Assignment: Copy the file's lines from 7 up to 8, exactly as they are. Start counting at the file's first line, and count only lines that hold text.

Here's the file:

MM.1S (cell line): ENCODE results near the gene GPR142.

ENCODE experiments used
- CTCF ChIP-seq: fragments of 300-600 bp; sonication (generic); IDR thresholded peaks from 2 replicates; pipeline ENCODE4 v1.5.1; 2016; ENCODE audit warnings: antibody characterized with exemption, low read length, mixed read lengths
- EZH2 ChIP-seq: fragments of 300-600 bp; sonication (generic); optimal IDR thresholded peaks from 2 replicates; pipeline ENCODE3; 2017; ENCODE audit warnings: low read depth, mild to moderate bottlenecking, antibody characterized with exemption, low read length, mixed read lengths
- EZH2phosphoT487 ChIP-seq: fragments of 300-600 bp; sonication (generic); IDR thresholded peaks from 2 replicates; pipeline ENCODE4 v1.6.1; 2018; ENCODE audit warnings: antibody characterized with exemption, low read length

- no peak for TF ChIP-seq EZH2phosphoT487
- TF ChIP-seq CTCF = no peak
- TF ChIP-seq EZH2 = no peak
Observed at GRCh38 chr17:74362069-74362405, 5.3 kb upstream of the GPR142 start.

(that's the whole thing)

- TF ChIP-seq CTCF = no peak
- TF ChIP-seq EZH2 = no peak